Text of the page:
Fitbit’s Sleep Profiles are a fun way to get insights into your night

I got 'Tortoise' as my first Sleep Profile

Fitbit Sleep Profiles

Back in June, Fitbit announced a new ‘Sleep Profiles‘ feature rolling out to Premium subscribers that offered more insight into how people slept and assigned them a ‘Sleep Animal’ as a way to make the information more fun and easier to digest.

The Fitbit app requires users to wear their supported Fitbit device for at least 14 nights each month to gather enough sleep data to assign a profile. Supported devices include the Fitbit Sense, Versa 3 and 2, Charge 5, Luxe and Inspire 2.

Unfortunately, I missed the narrow window to get my first Sleep Profile report at the end of June, but after getting my 14 nights in July, I now have my August report and my sleep animal — I got ‘The Tortoise,’ if you want to compare. There are six sleep animals in total, with the other six being bear, dolphin, giraffe, hedgehog, and parrot.

How to find your sleep animal

Log 14 sleeps to get a Sleep Profile

To find your sleep animal, tap the sleep card in Fitbit, then look for the ‘How you slept last month’ in the Sleep menu. When you tap that, you’ll see your sleep animal at the top, followed by your monthly sleep metrics. Users can also tab through to get more information about their Sleep Profile and sleep history.

Sleep metrics show breakdowns of various different data points from sleep start time to sleep stability. Moreover, Fitbit shows how your sleep stacks up to the typical sleep of other Fitbit users like you and the ideal range for each metric.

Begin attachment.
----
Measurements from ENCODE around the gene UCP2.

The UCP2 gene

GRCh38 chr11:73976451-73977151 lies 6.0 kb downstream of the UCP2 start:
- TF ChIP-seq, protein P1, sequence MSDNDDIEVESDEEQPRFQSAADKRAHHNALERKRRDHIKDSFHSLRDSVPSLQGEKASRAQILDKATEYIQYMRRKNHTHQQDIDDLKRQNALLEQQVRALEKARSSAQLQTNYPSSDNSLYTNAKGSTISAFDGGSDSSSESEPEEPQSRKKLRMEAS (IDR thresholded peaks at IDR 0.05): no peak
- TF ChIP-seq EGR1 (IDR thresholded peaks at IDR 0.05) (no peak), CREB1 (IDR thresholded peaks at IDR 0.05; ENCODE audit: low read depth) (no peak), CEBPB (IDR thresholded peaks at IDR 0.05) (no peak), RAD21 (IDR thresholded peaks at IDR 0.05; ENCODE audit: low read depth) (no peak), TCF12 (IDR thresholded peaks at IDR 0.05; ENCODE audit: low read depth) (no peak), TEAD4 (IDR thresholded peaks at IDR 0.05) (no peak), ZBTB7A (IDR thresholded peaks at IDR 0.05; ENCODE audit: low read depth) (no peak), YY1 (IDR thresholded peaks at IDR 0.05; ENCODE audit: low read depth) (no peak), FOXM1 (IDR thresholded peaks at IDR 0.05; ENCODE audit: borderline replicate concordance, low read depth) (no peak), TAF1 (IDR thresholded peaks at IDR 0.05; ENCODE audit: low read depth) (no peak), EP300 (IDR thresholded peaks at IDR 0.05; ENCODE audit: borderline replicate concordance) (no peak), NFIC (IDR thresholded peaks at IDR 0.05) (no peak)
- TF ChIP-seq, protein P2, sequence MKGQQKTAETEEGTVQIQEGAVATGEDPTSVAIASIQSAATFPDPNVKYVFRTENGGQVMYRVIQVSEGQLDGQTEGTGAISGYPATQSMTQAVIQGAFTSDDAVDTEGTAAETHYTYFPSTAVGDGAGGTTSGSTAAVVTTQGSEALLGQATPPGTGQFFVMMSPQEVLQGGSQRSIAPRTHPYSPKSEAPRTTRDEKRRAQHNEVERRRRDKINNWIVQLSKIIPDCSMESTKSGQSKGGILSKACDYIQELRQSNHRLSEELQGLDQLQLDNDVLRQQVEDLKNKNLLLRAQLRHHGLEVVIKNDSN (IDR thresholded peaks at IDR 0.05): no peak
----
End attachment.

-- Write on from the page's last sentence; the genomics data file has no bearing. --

I found the information in my Sleep Profile to be rather interesting, although at this point, I’m not sure what to do to improve my sleep, not that there’s much I can do. My wife and I recently had a baby, which really tossed a wrench into my sleep and is likely the leading cause behind things like my abysmal restoration score.

Still, it was neat to see things like the ‘time before sound sleep’ score, which shows it takes me about 27 minutes to fall soundly asleep. I’ve always felt like it takes me about half an hour to really fall asleep, so it’s good to know I was right in that regard.

Part of the Premium package

Overall, I’d say Sleep Profiles are a helpful addition to the Fitbit suite of software, although I don’t think it would get me to sign up for the Premium subscription (Fitbit provided me with Premium access so I could try the feature).

Still, there are plenty of other Premium features that might be more enticing overall for those looking to track their health. Other features include ‘Daily Readiness’ scores, snore and noise detection, wellness reports, mindfulness sessions, access to video workouts, games and challenges, and recipes.

Of those things, the sleep features are what I use the most. I’m not the most active person (although I probably should exercise more), and I’ve used the occasional Fitbit video workout. For me, I think Fitbit’s sleep analysis has helped improve my sleep by offering insights into bad sleep habits, but it can only do so much to combat the effects of having a four-month-old.

In Canada, Fitbit Premium costs $12.99/mo or $104.99/year. You can learn more about it here.

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